All in all, one of the best general-interest books about the US Army in WWII that I have read, and one that will whet the reader's appetite to know more. (Along this vein I highly recommend Cray's one-volume bio of George Marshall as well as Rhodes' "Making of the Atomic Bomb"). I am very sad to have discovered recently (during a reorganization of my bookshelves) that I have misplaced my copy; and that the book is now out of print.
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13 of 13 people found the following review helpful By Robert S. Last on January 11, 2000
Format: Paperback
This book reveals in wonderful detail the unique nature of the U.S. Army in WWII. The army that won the WWII was the creation George C. Marshall. Marshall never once forgot that the American solider was first and formost a citizen solider. The mindset of the"greatest generation" was lets do the job & go home, hence the title.
What is unique about this book is that portrays the creation and combat effectiveness of the U.S. Army in WWII. Perret has done a masterful job of explaining the creation, the training, the organization and combat skill of the US Army. Esienhower, Patton, Bradley, Arnold & McArthur took Marshall's brilliant creation and utilized to not only win the war, but change the world. If you liked "The Greatest Generation" & like Stephen Ambrose's work, you'll love Perret's book. It really is the single best history of the WWII U.S.Army ever written.
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11 of 11 people found the following review helpful By Thomas M. Magee on December 27, 2006
Format: Paperback
This is the best one volume history of WWII written. Geoffrey Perret writes the book from the perspective of the US Army. He really dives into the story like few other authors. Some of his conclusions are different than most, but he explains his reasoning very well.

So many authors try to explain military battles like they were sports games. Battles are far more complex than a simple football game. Mr. Perret does a great job of walking the reader through some of the complexities of battle. He covers things that few authors takes time to cover. He talks about how what was talked about in the classrooms of CGSC at Ft. Leavenworth shaped the commanders that fought the war. Mr. Perret takes time to explain how Marshall set up a system to crank out divisions off of the training line much like Ford created cars.

Almost every battle the Army fought is covered by the author, some in great detail, some battles were covered in passing. He naturally covers the big battles like D-Day but also gives good coverage of the campaign in Italy, Sicily, North Africa, and with McArthur's troops in the Pacific. He even talks about the forgotten men McArthur left in 42 who were seemingly forgotten by history after that. Mr Perrret does a good job to explain the tactics, and strategy of the war. He doesn't forget the ever important logistics of the war from the war production board in Washington down to the supply Sgt. on the battlefield.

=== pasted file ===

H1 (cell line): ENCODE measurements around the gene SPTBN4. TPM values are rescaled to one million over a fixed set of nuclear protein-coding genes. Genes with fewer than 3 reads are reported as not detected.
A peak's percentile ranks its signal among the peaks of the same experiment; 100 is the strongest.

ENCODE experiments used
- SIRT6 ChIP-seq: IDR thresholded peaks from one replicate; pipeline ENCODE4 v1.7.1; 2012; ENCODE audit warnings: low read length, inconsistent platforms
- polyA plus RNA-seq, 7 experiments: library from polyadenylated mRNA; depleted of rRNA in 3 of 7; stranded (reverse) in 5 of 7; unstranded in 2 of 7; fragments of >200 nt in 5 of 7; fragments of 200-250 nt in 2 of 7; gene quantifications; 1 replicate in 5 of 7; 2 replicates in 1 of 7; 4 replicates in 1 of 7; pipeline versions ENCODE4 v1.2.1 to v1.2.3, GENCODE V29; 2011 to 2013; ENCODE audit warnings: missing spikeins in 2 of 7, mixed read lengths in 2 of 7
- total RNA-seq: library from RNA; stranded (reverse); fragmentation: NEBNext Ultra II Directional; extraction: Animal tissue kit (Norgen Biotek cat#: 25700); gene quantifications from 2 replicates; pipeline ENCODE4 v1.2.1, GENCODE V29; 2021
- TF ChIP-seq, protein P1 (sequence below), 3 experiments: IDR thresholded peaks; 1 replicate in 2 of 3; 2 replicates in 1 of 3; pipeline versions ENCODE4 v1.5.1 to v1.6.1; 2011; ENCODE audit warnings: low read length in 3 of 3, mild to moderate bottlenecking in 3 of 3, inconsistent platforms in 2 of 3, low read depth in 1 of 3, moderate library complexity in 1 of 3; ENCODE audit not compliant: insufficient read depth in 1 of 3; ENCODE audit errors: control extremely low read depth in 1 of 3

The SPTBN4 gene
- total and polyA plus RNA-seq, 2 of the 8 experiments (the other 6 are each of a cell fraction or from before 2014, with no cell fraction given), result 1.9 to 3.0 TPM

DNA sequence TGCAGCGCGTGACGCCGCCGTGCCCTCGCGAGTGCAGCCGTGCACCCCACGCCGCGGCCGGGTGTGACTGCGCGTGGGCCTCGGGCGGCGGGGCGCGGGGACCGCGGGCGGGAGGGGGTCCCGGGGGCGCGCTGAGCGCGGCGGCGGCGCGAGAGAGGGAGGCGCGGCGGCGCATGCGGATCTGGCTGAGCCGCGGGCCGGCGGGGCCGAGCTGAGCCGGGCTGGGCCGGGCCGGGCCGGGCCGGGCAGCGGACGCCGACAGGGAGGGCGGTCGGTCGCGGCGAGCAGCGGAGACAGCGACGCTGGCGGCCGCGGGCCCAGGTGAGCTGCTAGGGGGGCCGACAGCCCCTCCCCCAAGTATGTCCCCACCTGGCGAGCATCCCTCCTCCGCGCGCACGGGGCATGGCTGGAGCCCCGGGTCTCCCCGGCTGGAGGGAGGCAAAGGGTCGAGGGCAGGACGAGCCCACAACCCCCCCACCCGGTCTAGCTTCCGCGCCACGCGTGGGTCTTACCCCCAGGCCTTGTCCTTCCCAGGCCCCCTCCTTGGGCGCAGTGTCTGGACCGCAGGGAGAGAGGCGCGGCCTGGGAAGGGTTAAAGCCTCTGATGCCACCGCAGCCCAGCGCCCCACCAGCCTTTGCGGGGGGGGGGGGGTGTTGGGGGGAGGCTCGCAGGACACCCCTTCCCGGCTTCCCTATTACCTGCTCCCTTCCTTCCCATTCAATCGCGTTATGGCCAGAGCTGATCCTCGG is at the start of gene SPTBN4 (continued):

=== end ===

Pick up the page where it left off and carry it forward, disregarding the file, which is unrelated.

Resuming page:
The author also gives the reader a little color with the story. He does mention the unique personalities at various levels that helped bring about the victory.

This book is a great book to make a novice into a history expert in short time.
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9 of 10 people found the following review helpful By K. Patton on August 14, 2001
Format: Paperback Verified Purchase
An overstatement? Possibly. I won't debate whether the U.S. or Soviet Union won the War. What I will do is give Mr. Perret allocades for the best single volume treatment of how the US Army prepared and won a two front war on the ground and in the air.
While others might quibble that he does not take to task the organizations and personalities sufficiently for their failures, I do not. I see this book as cutting though all the "fog" and presenting the non-historian with an entertaining and well organized presentation of the years leading up to and during the war. I have read the book several times....
The reader will come away with a greater appreciation of just how lucky the U.S. was to have done as well as we did. In large measure the Army's success was a result of retaining the best and the brightest leaders and strategists at a time they were needed.
Shrewd choices in weapons development, and program management also paved the way to victory by allowing the US Army to become the only truly mechanized army in the world (despite what the popular history books would tell you about the Wehrmacht), possess the largest air force ever in existence, develop the nuclear bomb, and supply and maintain 93 divisions (larger and better equiped than the brigade sized divisions fielded by both the Soviets and Germans) on two fronts on separate sides of the globe.
This book is a great introduction to the history of the US Army in WWII. I recomend this book and two others by Mr. Perret: A Country Build by War and Winged Victory: The US Army Air Corp in WWII